$61 million in donations help close Sun-Times sale to WBEZ parent company
Backed by $61 million from foundations and individuals, the Chicago Sun-Times on Monday became part of the parent company of public radio station WBEZ in a venture aimed at bolstering local journalism despite steep revenue stream losses. traditional.
With the closing of the cashless sale of the Sun-Times to Chicago Public Media, the newspaper becomes a nonprofit organization for the first time in its history. Executives said the philanthropy is pledged over five years and will help the Sun-Times expand its reporting, grow digitally and maintain its print product.
Chicago Public Media said it would continue to raise additional funds to ensure sustainable funding for the Sun-Times. He said WBEZ, which is 60% supported by listeners, will continue to rely on community funding for its news operations.
The main supporters of the deal are current Sun-Times investor Michael Sacks, the John D. and Catherine T. MacArthur Foundation and the Pritzker Traubert Foundation. But in announcing the deal’s completion, the Sun-Times and Chicago Public Media revealed that more organizations and individuals were committing funds.
“The response from the philanthropic community has been tremendous, and we are deeply indebted to this donor community for leading the way to invest in and protect journalism in Chicago,” Chicago Public Media CEO Matt Moog said in a statement. hurry. “With their support, our talented team will tell the stories that matter and serve more people than ever before with human-centered, solutions-oriented journalism. Our goal is to connect Chicagoans more deeply to each other, to their communities, and to the issues and solutions that shape their lives.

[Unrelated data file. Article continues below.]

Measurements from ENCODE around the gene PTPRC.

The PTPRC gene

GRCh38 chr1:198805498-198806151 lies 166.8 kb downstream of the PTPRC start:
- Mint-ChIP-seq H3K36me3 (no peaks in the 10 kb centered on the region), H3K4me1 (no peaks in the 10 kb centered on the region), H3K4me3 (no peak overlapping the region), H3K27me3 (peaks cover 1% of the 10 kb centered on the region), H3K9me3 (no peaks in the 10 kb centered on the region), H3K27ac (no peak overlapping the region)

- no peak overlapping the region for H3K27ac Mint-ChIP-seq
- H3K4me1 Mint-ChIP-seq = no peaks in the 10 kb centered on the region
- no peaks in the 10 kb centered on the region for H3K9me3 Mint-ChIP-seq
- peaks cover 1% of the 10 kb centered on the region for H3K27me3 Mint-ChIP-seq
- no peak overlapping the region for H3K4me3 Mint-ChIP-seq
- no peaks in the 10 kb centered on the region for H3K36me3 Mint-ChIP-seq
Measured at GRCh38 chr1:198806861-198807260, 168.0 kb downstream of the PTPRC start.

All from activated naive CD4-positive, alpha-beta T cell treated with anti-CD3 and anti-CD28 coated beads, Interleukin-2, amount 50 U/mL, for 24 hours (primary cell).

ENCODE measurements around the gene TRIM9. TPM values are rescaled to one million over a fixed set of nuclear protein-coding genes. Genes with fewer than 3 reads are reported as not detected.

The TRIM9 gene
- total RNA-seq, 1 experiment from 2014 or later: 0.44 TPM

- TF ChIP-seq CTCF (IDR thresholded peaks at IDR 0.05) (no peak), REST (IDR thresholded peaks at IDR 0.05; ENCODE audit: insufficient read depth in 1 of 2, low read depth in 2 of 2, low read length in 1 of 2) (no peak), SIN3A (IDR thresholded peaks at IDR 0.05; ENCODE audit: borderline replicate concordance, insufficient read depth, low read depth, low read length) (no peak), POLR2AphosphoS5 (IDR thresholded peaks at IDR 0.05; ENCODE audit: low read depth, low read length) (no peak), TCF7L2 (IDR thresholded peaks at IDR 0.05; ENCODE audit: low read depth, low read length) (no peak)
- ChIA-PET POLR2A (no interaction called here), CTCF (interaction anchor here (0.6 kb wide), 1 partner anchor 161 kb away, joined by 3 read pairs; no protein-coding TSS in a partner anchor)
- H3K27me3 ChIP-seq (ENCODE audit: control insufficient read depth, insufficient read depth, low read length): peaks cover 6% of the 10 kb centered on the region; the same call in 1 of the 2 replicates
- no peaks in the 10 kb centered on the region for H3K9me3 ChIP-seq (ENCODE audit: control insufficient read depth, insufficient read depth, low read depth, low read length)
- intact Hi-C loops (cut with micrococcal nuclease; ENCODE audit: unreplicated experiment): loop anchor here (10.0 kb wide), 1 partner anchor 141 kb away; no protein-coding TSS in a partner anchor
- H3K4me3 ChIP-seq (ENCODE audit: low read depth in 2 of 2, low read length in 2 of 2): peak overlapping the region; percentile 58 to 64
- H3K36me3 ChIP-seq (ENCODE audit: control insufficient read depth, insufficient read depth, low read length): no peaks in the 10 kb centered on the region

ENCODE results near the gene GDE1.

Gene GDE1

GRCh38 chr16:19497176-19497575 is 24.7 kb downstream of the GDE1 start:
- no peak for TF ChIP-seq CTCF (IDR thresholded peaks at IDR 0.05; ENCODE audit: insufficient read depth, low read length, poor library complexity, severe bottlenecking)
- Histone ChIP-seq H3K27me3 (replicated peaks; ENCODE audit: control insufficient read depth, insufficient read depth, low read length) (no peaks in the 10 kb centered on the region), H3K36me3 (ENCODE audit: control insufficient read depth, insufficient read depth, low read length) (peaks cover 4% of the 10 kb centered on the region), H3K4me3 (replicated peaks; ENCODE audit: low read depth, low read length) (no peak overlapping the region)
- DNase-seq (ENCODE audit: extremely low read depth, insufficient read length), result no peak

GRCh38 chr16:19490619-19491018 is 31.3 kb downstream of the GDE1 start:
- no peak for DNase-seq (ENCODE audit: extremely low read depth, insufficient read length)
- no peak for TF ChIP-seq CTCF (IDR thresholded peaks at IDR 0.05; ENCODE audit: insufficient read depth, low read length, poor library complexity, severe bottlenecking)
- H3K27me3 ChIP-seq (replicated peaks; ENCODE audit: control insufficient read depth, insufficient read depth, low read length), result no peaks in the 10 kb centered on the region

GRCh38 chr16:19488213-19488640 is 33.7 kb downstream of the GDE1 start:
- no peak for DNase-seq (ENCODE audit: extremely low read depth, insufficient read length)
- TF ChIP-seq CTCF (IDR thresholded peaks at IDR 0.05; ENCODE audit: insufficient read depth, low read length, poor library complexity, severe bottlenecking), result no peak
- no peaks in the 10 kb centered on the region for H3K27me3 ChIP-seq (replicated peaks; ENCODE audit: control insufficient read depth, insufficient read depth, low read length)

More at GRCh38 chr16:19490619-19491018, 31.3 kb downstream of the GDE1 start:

Sacks thanked past and incoming Sun-Times investors for securing its future. “Together we have created a model to support local journalism which we know is vital,” he said.
The sale, plans for which were announced in September, creates one of the largest nonprofit news organizations in the country. Together, the Sun-Times and WBEZ will reach more than 2 million people per week and their content can be shared on various platforms, the executives said.
Other donors disclosed Monday were Builders Initiative, Chicago Community Trust, Walter and Karla Goldschmidt Foundation, Joyce Foundation, John S. and James L. Knight Foundation, Mansueto Foundation, Robin Steans and Leonard Gail, and one anonymous donor.
Some supporters have issued statements attesting to their goal of supporting journalism as a vital source of local information and a bulwark for society. John Palfrey, president of the MacArthur Foundation, said “the collaboration can serve as a national model for addressing the financial crisis in the news industry at a time when our democracy needs it most.”
“We are excited about what lies ahead for this unique nonprofit news model and to raise the bar to support, preserve and strengthen local journalism,” said Nykia Wright, CEO of the Sun-Times. “Today would not have been possible without the perseverance and commitment of the Chicago Sun-Times staff and our Board of Directors, and tomorrow would not be possible without the support of our funders whose generosity will ensure a great future for this team. For that, I am eternally grateful.
Wright will report to Moog in the new corporate structure. A five-member board, including Moog — but separate from Chicago Public Media’s board of directors — will oversee the Sun-Times.
As a nonprofit, the paper will no longer be able to endorse political candidates, but executives said coverage and investigations of politicians would continue as usual. The Sun-Times and WBEZ are both looking for editors to lead their newsrooms.
Across the country, many newspapers have closed or are barely present in their communities as advertising and readership have shifted elsewhere. Some, like the Chicago Tribune, are now owned by hedge funds that have downsized.